When Harborplace first opened in 1980, it attracted more visitors than Florida's Walt Disney World. That's not the case anymore, but the city's waterfront retail center is still the No. 1 tourist attraction in Maryland.
Harborplace attracts about 18 million people a year, according to Fran Severn, a spokeswoman with the Office of Tourism Development of the Maryland Department of Economic and Employment Development (DEED).
She says the city also has the state's second-largest attraction -- the National Aquarium at Baltimore -- in terms of the number of visitors. According to the state agency, 1.4 million tourists made their way through the winding marine life exhibit last year. The state classifies Ocean City as a destination, not an individual attraction.
It is hard to get exact figures, but tourism is big business in Baltimore, said Gil Stotler, assistant director of tourism/promotion with the Baltimore Area Convention and Visitors Association. "We've had three or four studies done in recent years and they all came up with different findings. Sometimes it gets a little confusing."
He mentioned one study by the Department of Economic and Employment Development which estimated that visitors to the Inner Harbor during 1988 added $414 million to the city's economy.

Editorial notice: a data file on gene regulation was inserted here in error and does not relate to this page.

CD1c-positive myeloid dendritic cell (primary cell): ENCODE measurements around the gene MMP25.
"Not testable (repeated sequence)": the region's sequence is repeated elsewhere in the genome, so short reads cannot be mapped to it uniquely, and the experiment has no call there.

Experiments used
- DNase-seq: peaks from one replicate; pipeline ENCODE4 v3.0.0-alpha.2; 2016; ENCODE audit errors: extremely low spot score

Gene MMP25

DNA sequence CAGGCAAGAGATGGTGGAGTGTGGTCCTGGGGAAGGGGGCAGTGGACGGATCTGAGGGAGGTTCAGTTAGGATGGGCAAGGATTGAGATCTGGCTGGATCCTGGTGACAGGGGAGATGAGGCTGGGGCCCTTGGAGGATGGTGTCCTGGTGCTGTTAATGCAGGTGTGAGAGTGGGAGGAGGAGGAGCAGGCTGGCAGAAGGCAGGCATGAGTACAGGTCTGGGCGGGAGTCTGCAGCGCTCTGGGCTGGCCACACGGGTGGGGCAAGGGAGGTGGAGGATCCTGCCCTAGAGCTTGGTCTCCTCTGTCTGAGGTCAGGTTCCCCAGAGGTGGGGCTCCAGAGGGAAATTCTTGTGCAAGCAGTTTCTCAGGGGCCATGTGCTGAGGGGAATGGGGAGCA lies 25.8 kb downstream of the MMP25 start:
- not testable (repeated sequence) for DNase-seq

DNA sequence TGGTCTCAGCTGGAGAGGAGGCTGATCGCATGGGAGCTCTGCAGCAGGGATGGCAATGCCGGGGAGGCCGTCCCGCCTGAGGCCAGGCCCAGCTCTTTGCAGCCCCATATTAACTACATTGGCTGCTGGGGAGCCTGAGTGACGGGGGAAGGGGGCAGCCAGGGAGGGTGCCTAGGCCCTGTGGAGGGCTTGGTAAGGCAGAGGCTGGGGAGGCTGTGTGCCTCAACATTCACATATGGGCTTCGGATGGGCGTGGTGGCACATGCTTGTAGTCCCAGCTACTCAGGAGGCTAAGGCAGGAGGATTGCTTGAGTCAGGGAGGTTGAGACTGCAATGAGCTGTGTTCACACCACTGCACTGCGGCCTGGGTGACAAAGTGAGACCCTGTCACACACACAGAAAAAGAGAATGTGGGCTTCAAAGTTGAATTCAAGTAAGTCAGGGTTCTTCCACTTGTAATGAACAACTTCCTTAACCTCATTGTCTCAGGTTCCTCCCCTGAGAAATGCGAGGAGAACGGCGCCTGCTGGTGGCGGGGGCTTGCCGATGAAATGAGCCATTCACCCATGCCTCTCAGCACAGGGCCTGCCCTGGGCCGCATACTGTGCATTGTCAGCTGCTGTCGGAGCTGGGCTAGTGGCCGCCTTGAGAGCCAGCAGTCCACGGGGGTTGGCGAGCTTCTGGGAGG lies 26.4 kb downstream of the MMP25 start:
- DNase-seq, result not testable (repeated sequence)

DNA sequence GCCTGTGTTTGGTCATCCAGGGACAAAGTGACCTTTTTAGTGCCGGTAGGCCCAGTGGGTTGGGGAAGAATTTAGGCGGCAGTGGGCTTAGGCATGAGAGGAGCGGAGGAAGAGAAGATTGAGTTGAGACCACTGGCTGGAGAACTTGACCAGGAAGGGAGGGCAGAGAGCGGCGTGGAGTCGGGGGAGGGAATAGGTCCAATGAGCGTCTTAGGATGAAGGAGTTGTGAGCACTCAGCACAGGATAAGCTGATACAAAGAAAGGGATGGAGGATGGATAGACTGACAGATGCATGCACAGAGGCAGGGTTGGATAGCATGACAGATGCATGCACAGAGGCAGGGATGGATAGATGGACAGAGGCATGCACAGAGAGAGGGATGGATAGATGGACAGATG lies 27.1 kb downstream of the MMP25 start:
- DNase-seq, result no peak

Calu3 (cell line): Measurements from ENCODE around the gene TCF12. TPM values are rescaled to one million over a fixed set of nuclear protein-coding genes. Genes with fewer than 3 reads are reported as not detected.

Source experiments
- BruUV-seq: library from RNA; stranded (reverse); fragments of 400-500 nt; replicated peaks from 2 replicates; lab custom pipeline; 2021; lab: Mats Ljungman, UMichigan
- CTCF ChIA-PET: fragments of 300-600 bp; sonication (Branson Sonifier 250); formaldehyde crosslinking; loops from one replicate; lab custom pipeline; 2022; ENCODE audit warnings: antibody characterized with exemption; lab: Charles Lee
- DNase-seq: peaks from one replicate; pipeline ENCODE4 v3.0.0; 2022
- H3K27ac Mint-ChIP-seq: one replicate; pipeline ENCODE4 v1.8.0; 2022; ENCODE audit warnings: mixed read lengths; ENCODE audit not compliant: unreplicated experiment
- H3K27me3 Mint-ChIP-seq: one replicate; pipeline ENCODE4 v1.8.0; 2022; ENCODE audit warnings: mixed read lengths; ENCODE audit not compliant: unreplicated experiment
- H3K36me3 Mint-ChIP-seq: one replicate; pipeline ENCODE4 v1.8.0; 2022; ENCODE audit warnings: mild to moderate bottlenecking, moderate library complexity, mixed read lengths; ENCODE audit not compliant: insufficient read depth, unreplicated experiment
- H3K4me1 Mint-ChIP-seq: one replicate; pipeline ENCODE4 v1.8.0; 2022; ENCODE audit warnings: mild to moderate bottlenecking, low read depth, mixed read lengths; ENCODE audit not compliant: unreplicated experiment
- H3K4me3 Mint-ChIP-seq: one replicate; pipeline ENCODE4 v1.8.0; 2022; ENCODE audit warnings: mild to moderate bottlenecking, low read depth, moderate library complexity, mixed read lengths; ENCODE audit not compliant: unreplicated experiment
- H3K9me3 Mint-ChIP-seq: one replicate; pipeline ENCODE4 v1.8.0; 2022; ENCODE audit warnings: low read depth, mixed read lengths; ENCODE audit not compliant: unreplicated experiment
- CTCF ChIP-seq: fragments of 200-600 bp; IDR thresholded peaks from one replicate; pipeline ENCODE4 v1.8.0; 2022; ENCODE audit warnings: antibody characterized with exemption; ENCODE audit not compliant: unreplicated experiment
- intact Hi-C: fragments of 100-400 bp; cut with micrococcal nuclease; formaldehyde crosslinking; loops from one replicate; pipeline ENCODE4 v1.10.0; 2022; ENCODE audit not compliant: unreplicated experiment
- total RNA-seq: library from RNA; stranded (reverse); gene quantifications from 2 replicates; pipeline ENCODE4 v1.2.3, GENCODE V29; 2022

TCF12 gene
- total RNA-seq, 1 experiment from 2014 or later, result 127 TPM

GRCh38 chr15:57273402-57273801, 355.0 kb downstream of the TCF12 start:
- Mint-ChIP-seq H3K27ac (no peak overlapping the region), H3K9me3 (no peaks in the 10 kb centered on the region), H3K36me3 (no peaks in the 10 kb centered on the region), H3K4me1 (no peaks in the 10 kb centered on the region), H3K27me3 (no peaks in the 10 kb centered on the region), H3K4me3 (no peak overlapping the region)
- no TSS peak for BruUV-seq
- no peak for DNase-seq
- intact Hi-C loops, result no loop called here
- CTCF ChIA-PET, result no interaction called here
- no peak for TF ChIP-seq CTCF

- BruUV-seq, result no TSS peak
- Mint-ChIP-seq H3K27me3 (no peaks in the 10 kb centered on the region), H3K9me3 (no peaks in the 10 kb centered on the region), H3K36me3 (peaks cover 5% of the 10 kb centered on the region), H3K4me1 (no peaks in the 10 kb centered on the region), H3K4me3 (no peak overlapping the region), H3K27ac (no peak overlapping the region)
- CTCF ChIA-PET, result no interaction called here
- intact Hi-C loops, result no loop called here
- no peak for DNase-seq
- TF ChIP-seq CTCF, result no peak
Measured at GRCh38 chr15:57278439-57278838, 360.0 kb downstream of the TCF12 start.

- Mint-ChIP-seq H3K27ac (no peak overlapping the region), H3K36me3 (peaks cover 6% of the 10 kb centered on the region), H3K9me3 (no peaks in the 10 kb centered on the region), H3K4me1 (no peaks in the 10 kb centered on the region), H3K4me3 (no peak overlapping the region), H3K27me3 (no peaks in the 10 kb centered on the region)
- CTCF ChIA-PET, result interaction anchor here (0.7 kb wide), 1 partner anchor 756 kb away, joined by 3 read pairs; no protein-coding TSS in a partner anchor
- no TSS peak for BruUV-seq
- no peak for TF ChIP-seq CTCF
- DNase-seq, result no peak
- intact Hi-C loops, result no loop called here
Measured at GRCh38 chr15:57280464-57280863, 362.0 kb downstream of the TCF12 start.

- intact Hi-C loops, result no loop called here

Mr. Stotler said that another study done the same year by Jeanne Beekhuis & Co., of Washington, focused only on Harborplace and tried to count the number of people that visited the retail complex.
One of the problems with this survey, he said, was "if I went to Harborplace for breakfast, lunch and dinner, I was counted three
times." This study reported a much higher economic impact than the one done by the state.
The study concluded that between 6.9 million and 7.2 million people visited the waterfront attraction between June and September 1988. "They estimate these people spent between $760 million and $790 million," said Mr. Stotler. The study also estimated that 56 percent were on day trips and 44 percent stayed overnight.
A couple of more recent studies by David Cwi & Associates of Baltimore indicates that "charm city" may have lost some of its luster. Mr. Stotler said the Cwi study tried to focus on pleasure travelers visiting the Inner Harbor, not including business travelers or convention travel.
The study estimated that during June, July and August of 1989 the region attracted an estimated 712,000 visitors. During the same three-month period last year the number of pleasure travelers dropped to 686,000.
Mr. Stotler said the decline could be misleading in that 1989 was an extremely good year.
For the entire state, DEED estimates that 34.3 million tourists visited in 1989 and spent more than $2.8 billion on food, lodging, transportation, entertainment and other travel-related expenses.
The state agency estimates that tourism added about $11 billion to the Maryland economy in 1989 and accounted for more than 107,000 jobs and $322 million in state and local taxes.